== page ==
The Development Bank of Rwanda (BRD) has floated a sustainability-linked bond in Kigali, looking to raise RWF30bn ($24.8mn) to support the state-owned lender’s environmental, social and governance (ESG) programmes with partner lenders, The East African reports.
The bond, listed at the Rwanda Stock Exchange on Friday (September 29), is expected to close on October 13 and will have a seven-year maturity period. It is the initial issuance as part of a larger plan to raise RFW150bn ($124mn) in the medium term.
Unlike many sustainability-linked bonds globally, which typically offer step-down coupon rates, the BRD bond will offer a step-up coupon rate, meaning that the rate of return (ROI) will increase at least once during its life.
The bond – said to be a first by such a national development bank globally –aims to increase loans by the BRD and its partner financial institutions to women-led businesses and towards financing of affordable housing projects.
BRD chief executive officer Kampeta Sayinzoga said the bond is part of efforts to diversify its source of development finance by tapping into the local capital market.
“This will ensure that BRD is no longer solely reliant on international credit lines thereby sophisticating further its resource mobilisation efforts,” she is quoted by The East African as saying.
Through a World Bank loan, the Rwandan government will do credit enhancement for the bond — a strategy to boost the BRD’s risk profile and minimise the cost of servicing returns — to help mobilise private sector finance.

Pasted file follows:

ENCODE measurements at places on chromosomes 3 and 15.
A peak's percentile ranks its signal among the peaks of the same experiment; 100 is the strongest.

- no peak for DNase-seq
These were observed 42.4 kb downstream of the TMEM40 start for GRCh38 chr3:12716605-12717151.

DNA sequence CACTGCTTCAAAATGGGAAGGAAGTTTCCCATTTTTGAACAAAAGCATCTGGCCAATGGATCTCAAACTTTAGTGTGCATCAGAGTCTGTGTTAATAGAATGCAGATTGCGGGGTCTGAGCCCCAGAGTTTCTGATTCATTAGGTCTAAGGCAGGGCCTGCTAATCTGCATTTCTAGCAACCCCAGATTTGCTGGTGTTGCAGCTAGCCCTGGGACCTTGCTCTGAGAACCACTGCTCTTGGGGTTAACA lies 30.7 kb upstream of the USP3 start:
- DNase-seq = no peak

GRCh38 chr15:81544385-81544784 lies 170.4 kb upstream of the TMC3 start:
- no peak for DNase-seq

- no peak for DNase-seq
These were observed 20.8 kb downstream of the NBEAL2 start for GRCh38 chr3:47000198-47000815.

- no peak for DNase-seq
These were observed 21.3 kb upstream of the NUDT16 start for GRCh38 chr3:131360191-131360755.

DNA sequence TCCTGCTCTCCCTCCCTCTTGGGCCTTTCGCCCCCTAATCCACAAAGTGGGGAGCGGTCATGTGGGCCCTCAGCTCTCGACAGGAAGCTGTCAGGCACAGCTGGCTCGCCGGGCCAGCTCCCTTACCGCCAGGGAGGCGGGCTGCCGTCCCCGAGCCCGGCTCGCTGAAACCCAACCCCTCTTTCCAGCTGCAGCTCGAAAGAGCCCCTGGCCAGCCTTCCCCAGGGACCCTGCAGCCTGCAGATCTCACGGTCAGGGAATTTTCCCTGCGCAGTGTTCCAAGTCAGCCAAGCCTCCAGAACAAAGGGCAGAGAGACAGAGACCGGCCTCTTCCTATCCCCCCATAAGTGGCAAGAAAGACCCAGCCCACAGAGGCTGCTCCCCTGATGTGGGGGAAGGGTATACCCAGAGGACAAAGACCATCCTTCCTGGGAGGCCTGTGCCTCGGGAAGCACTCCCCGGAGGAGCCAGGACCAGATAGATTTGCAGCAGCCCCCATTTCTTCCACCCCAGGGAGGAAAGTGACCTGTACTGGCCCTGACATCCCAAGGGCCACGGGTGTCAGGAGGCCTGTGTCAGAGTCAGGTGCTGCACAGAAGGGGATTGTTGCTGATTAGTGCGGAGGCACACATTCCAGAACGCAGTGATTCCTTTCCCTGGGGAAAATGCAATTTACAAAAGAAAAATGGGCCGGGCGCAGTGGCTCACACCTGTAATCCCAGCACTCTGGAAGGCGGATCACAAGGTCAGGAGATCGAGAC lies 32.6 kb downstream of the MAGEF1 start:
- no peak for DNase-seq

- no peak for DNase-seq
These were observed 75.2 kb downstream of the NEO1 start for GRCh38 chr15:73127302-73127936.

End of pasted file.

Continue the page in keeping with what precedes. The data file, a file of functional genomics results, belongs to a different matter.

The World Bank said in a statement that it expects that “with time, BRD will be able to issue without a credit enhancement, given its strong balance sheet and credit rating”.
Sustainability-linked bonds have been an emerging source of finance for green, social and sustainable projects across the globe. According to data by Bloomberg, this type of financing raised more than $500bn in the first half of 2023 alone, up 18.6% y/y.
Credit rating agency Standard and Poor’s estimates that global sustainable bonds issued this year will surpass the $900bn recorded last year, accounting for 14-16% of total bond issuances worldwide.
In the region, fewer than five such bonds have been issued so far. The first sustainable bond in the region was listed at the Nairobi Securities Exchange, issued by real estate developer Acorn Holdings Ltd in 2019, targeting to raise KES5bn ($34mn) with a maturity period of five years at a 12.25% return rate, according to The East African.
Tanzania’s first ever sustainable bond was issued in September by CRDB bank, seeking to raise TZS780bn ($300bn) at a coupon rate of 10.25% for financing of domestic green projects.
Uganda is yet to list any as its bourse still doesn’t have a sustainability bond listing segment.
Keith Hansen, World Bank’s country director for Kenya, Rwanda, Somalia and Uganda, is quoted as saying he is “confident” that Rwanda’s issuance “will act as a template for many other countries in the coming years”.
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